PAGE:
For years, the USDA had been developing organic requirements guaranteeing animals minimums of space, light and access to the outside. Many consumers expect that products bearing the “USDA Organic” label come from a farm with higher animal welfare standards.
But with the new administration, the USDA has changed tack, arguing that the 1990 law creating the “USDA Organic” label does not allow “broadly prescriptive, stand-alone animal welfare regulations.” In effect, the new approach suggests that “organic” farmers need not treat their animals any better than conventional ones do.
This decision “is going to be destructive to the whole organic field,” said Jesse Laflamme, co-owner and chief executive at Pete and Gerry's Organics, an egg company that requires farmers to meet higher standards. “What's so upsetting is that there is such a gap between what organic consumers expect and what these factory farms are producing.”
The immediate reason for the USDA's shift on animal welfare was a proposed rule, more than seven years in gestation, that would have required “organic” egg farms to give hens at least a square foot of space inside as well as access to the outdoors. The rule would have prohibited the large-scale “organic” egg farms that The Washington Post wrote about in July, in which 180,000 birds were kept in a barn, at a density of three per square foot of floor space, and never allowed to set foot outside.
Consumers pay more for organic eggs, and they expect that those eggs are produced more humanely than conventional eggs. According to a March survey by Consumer Reports, more than 80 percent of consumers who regularly buy organic products say it is important that organic eggs come from chickens that are allowed outside.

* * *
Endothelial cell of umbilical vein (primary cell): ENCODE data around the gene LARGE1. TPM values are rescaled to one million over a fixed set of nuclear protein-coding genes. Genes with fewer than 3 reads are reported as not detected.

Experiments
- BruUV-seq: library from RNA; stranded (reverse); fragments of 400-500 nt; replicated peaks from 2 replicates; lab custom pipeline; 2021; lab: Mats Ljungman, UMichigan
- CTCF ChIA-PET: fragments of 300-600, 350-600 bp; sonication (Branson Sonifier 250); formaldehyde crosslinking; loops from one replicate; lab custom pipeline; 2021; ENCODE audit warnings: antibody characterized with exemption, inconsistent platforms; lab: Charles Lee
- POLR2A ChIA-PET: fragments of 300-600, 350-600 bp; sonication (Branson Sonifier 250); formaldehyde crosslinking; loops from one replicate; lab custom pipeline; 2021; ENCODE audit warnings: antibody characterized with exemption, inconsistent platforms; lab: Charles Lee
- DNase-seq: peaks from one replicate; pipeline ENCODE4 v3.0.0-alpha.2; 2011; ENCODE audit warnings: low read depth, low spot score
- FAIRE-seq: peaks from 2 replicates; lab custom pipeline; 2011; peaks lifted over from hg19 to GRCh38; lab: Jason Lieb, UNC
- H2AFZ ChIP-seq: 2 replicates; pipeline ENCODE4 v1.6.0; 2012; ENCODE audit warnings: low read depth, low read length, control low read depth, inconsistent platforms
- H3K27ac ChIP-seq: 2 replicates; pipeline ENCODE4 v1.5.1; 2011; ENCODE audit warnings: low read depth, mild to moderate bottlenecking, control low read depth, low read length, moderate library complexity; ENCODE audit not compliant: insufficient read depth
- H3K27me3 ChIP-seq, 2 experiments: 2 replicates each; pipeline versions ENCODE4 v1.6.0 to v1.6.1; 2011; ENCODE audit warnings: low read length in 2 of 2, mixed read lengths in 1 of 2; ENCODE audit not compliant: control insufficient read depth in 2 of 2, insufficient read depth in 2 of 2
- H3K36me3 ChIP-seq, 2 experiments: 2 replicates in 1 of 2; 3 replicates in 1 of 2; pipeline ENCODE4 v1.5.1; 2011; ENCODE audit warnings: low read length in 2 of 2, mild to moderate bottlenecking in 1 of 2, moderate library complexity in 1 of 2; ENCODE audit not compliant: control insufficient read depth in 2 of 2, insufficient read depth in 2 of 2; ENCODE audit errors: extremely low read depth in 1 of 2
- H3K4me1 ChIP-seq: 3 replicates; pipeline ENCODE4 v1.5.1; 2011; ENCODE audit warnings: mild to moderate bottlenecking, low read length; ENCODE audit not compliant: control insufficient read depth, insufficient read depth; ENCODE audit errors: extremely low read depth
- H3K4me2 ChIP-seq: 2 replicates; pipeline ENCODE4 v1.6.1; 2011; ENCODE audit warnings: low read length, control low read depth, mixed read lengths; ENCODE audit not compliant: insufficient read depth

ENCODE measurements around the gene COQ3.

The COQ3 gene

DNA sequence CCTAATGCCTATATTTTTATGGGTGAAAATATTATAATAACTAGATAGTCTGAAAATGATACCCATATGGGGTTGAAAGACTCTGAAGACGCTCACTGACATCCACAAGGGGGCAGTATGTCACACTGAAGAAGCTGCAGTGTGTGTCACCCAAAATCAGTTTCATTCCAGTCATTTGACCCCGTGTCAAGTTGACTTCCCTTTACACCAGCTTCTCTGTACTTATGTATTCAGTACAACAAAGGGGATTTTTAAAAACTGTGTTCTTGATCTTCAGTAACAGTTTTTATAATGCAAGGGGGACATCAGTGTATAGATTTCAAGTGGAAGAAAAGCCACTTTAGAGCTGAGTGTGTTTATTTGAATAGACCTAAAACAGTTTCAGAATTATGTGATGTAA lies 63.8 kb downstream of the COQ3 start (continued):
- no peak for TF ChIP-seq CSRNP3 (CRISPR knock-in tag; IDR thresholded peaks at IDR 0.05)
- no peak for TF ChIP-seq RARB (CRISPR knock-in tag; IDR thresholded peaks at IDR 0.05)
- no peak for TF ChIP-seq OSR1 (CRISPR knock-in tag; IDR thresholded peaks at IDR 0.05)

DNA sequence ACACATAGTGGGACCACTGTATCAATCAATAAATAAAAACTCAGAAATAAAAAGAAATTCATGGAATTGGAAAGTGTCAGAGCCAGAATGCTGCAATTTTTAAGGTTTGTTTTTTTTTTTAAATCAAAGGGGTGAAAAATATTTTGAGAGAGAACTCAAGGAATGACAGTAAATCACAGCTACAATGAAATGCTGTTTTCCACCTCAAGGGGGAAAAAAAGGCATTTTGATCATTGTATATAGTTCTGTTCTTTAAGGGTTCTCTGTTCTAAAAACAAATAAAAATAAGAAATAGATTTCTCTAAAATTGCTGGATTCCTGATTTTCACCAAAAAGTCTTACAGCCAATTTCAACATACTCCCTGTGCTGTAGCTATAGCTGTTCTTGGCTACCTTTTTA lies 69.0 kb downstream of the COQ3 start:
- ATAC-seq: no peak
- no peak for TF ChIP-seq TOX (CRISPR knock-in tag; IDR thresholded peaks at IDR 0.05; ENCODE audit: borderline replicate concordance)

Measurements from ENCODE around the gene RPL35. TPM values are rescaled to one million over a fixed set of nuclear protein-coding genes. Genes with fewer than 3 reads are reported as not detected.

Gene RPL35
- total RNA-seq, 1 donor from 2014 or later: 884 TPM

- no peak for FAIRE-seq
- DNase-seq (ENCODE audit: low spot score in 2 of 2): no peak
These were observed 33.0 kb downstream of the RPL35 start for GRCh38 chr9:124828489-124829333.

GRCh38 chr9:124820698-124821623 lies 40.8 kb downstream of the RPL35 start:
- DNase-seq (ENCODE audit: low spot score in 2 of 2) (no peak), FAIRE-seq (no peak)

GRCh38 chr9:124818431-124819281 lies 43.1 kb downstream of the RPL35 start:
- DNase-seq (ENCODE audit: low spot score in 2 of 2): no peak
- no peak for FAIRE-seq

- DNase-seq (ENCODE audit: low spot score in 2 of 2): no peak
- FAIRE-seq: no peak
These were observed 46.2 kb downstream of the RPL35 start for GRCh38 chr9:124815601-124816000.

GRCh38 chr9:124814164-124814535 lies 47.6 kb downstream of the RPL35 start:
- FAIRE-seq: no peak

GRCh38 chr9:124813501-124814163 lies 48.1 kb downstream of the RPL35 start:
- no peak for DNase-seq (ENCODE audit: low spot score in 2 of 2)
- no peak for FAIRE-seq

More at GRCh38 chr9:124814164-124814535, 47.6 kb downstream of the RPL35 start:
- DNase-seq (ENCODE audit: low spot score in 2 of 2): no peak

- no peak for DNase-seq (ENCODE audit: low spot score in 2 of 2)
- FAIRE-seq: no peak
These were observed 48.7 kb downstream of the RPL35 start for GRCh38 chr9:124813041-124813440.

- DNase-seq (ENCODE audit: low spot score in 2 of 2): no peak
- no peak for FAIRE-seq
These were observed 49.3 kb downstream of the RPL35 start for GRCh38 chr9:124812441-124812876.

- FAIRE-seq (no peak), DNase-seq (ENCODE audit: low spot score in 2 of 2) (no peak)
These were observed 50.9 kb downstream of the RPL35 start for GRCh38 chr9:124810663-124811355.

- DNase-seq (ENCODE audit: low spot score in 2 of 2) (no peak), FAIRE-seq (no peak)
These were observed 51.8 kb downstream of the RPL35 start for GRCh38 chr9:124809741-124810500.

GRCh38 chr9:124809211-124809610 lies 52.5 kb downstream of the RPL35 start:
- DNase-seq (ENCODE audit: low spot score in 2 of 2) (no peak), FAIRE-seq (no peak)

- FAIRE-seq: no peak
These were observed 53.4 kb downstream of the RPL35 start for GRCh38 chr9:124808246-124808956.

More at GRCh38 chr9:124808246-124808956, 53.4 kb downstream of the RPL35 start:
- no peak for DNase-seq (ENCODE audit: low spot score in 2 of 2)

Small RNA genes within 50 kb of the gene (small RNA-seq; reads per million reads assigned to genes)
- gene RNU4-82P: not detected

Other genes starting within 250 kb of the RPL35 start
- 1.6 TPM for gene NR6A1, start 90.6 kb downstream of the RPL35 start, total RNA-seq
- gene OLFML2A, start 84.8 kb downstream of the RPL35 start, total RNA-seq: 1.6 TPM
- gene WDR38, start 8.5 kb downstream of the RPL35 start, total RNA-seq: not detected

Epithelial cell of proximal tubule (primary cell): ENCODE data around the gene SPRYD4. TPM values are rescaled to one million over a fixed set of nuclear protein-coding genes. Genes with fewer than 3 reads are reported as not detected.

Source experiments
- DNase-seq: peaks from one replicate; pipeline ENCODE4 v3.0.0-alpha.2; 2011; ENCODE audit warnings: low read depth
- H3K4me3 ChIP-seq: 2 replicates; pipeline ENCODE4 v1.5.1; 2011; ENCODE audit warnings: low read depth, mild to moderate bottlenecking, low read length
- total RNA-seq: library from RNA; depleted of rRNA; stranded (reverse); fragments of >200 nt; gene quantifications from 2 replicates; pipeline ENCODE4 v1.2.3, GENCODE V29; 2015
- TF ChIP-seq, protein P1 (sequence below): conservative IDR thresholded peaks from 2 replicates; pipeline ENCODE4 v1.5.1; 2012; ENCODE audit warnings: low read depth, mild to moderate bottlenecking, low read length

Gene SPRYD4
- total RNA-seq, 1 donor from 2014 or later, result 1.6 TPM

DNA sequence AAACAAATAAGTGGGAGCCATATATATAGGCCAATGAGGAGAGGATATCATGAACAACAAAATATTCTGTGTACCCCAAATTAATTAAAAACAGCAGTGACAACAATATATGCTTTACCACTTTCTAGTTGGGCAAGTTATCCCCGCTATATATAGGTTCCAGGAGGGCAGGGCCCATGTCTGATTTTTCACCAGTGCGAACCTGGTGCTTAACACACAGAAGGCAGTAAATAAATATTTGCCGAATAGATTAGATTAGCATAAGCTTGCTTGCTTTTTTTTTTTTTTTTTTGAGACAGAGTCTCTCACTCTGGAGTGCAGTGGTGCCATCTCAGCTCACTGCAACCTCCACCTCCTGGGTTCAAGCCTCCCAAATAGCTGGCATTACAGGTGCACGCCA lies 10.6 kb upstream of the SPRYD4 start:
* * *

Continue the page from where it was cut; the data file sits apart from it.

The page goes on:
But the USDA withdrew the proposed rule for poultry, arguing that it could discourage the development of new practices within organic farming.
In a statement, USDA officials said they were concerned that the proposed rule “may hamper market-driven innovation and evolution and impose unnecessary regulatory burdens.”
The decision to remove the ruling drew immediate backlash from organic farmers, animal rights advocates, the Organic Trade Association and consumer groups.
The proposed rule had drawn 47,000 comments, and of those only 28 supported withdrawing the rule, according to the OTA.
Advocates for the rule blamed the outsize influence of large “factory farms” for the USDA's decision to withdraw it. Those farms, they argue, use the “USDA Organic” label to fetch higher prices for their products, without conforming to consumer expectations for organic practices.
“The current administration is doing a tremendous service for the conventional agribusiness interests that has invested in giant livestock factories,” said Mark Kastel of the Cornucopia Institute, which has long sought stricter standards and stricter enforcement from the USDA. The administration “is throwing out 25 years of precedent in terms of developing organic regulations and enforcing them.”
Kastel and others accused those large nominally “USDA Organic” farms of fooling consumers regarding animal welfare at their facilities.
“They are trying to trick the public and sell their products at a premium under a deficient organic label,” said Wayne Pacelle, president and CEO of the Humane Society of the United States. “They want the profit that comes from the halo effect of the organic label, but they don't want to adhere to common-sense animal welfare standards. I don't think consumers think that organically raised animals are living in a giant confinement shed.”